Putting the Heart in “The Heart of the Harvey”

April 9, 2017 - In a nod to the venue’s namesake, the heart was the theme for the second annual Heart of the Harvey, an evening of short plays, monologues, poetry and dance that explore the intersection of art and medicine, held April 7 in W. Proctor Harvey Clinical Teaching Amphitheater.

In opening remarks, Stephen Ray Mitchell, MD, MBA, dean for medical education at Georgetown University School of Medicine, spoke about the late W. Proctor Harvey’s passion for the arts. “He loved theatre and he loved music,” Mitchell said. “He would be so pleased that in this old historic building, you turn down the house lights and here is the heart.”

Presented by the Georgetown Operating Theatre, the event brought together students, faculty, staff and alumni from Georgetown University Medical Center as well as Georgetown College, Graduate School of Arts and Sciences, School of Continuing Studies, McDonough School of Business and McCourt School of Public Policy.  

"Proctor Harvey examined 30,000 human heartbeats and we of Georgetown Operating Theatre are so grateful to follow in his footsteps, creating performances in his amphitheater which also examine the human heart,” said Susan Lynskey, MFA, associate professor of the practice in the department of performing arts and Heart of the Harvey co-founder. “The students, faculty and staff who participate each year have such inquiry and dedication, and in doing this work, we always learn something new about art, about medicine, and self and about others."

Increased Interest Across Campus

Organizers received several more submissions for this year’s event, forcing them to turn down a number of compelling entries, said Bill Rebeck, PhD, MFA, professor of neuroscience and Heart of the Harvey co-founder.

“We love that people are getting more interested, and we hope it will grow even more next year,” he said. “We hope it's a A man dressed like Tin Man from the Wizard of Oz with two doctors with clipboards on each side.way to continue uniting different parts of the university, and to continue building ties between the arts and the sciences.”

Rebeck praised Lynskey for her remarkable talent and dedication. Several of the performers, directors and tech crew members were recruited by Lynskey from the performing arts department and she personally worked with every performance, ensuring the show’s success. “Honestly, we could do the Heart of the Harvey without me, but we couldn't do it without Susan,” Rebeck said.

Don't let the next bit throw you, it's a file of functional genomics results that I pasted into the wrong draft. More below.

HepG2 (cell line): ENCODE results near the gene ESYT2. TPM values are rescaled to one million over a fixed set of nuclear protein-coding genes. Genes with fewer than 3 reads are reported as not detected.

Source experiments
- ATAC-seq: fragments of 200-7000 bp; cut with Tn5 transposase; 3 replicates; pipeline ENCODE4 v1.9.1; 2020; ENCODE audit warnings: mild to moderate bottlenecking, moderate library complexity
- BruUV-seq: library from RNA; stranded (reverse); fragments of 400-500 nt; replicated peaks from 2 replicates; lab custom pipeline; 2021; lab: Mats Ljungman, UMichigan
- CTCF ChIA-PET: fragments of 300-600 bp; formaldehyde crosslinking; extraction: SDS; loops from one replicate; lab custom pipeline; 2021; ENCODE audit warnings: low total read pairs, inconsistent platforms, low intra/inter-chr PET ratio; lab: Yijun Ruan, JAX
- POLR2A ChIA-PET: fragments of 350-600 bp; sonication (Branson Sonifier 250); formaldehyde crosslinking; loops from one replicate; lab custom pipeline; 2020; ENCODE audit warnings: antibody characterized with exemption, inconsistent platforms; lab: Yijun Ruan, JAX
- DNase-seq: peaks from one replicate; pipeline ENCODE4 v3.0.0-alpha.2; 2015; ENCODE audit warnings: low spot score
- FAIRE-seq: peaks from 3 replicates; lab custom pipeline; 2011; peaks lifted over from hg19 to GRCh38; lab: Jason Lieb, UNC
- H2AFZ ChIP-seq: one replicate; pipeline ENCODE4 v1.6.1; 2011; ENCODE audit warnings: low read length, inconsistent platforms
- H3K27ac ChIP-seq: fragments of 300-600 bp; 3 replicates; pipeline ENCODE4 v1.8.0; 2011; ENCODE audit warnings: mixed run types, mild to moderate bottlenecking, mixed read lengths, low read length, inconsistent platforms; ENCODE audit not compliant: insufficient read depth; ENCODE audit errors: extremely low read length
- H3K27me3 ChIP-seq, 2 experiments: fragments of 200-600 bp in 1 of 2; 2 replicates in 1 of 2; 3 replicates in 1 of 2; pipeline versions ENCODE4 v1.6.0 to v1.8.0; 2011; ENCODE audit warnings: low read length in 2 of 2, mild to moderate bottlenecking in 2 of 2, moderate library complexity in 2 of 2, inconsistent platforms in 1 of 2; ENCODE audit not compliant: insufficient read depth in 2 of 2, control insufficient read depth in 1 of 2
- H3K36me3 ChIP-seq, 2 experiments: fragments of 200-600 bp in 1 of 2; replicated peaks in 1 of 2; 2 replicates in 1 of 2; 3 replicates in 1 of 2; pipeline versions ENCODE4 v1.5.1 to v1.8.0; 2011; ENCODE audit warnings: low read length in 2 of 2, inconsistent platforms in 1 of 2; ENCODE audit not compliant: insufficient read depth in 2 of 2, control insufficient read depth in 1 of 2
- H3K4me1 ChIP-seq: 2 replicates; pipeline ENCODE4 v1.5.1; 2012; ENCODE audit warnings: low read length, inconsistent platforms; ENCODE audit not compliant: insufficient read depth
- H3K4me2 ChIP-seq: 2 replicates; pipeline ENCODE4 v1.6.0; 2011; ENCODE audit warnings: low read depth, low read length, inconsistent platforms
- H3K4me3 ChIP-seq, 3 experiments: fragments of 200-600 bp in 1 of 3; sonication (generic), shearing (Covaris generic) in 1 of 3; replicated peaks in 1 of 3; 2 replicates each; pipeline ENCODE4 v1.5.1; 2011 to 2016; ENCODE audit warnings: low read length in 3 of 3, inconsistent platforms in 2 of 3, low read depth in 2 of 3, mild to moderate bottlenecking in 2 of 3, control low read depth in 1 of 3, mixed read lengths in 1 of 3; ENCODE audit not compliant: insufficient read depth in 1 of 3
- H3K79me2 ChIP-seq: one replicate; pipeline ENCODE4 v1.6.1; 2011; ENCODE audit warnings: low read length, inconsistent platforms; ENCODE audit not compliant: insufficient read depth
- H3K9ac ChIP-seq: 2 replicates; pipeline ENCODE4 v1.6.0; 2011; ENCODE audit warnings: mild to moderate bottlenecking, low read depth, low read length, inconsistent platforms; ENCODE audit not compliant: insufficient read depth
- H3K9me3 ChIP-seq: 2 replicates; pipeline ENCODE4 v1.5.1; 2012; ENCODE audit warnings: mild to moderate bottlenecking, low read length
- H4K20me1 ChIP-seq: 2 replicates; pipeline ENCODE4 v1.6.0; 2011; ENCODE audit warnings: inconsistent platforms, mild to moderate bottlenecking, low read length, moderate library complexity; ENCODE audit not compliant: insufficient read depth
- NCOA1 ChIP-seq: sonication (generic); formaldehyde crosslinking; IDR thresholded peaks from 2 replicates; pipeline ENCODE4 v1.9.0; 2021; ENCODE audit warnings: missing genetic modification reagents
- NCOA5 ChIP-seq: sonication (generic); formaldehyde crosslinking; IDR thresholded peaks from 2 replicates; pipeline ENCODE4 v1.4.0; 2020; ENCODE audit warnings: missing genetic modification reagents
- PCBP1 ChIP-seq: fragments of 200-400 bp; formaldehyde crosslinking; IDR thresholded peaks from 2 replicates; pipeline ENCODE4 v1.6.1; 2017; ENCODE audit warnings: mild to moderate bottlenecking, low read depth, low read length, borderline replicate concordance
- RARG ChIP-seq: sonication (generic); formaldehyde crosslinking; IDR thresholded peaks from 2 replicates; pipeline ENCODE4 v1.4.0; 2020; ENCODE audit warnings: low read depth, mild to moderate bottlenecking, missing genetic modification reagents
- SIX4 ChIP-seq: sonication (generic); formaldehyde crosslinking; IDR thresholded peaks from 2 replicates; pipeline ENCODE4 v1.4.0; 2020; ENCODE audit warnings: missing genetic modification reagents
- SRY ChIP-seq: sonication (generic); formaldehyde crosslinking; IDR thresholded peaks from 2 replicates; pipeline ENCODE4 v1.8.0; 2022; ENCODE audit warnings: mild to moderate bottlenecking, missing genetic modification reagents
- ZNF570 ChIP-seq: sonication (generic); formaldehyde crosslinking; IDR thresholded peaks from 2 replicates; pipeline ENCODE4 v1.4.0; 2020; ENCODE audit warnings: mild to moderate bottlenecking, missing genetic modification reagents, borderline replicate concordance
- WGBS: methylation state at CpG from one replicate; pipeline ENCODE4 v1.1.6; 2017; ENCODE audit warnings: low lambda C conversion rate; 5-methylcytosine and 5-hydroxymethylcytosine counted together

"For me, it's about examining the human condition, the human heart, by teaching and learning empathy and fostering an appreciation for difference – one play at a time,” Lynskey said.

An “Extremely Transformative” Experience

After writing, casting, directing and acting in his own play during the first Heart of the Harvey, Jameson Holloman (M’17) authored two pieces performed in this year’s show. “Over the Rainbow” starred the Wizard of Oz as an attending physician Man in a white coat holding a clipboard in a theater roomworking with Dorothy, a third-year medical student on her first clinical rotation. As they diagnose and treat their patients - the cowardly lion, the tinman, the scarecrow and the wicked witch - Dorothy’s idealism is challenged by Dr. Oz’s cynicism.

Holloman also wrote “Robot Doctor,” which demonstrated the limits of technology when a patient receives a surprising diagnosis from a fully automated robot that has replaced his primary care doctor. Both plays explored important topics from a thoughtful perspective, receiving lots of laughs in the process.

Describing his experience as “extremely transformative,” Holloman expressed gratitude towards Rebeck and Lynskey for the opportunity to participate in the Heart of the Harvey.

“Going through medical school is a wonderful yet harrowing experience. You grow an extraordinary amount through situations that push your emotional, intellectual and physical boundaries,” Holloman said. “The Heart of the Harvey was an incredible show to be a part of because it allowed me to have a great deal of fun while also exploring issues within medicine I've been thinking about for a while.”

“The Best Thing About Theatre”

Last year, the Heart of the Harvey included an award-winning romantic comedy titled “Brad Pitt” by Michael Long, aBald man in all white outfit in a theater classroom lecturer in the School of Continuing Studies’ public relations and corporate communications program. This year, Long wrote and performed “The Second,” a monologue he previously performed at the New York Short Play Festival.

“The great thing about this festival is it has such creative and open-minded folks behind it that they’re interested in anything you bring to the table,” Long said. “You don’t know what you’ll see next and it’s all focused on this theme of the human heart.”

“The Heart of the Harvey is really the best thing about theatre,” Long added. “It’s about taking chances and having fun and trying to create something that’s both entertaining and meaningful within the Georgetown community.”

Kat Zambon
GUMC Communications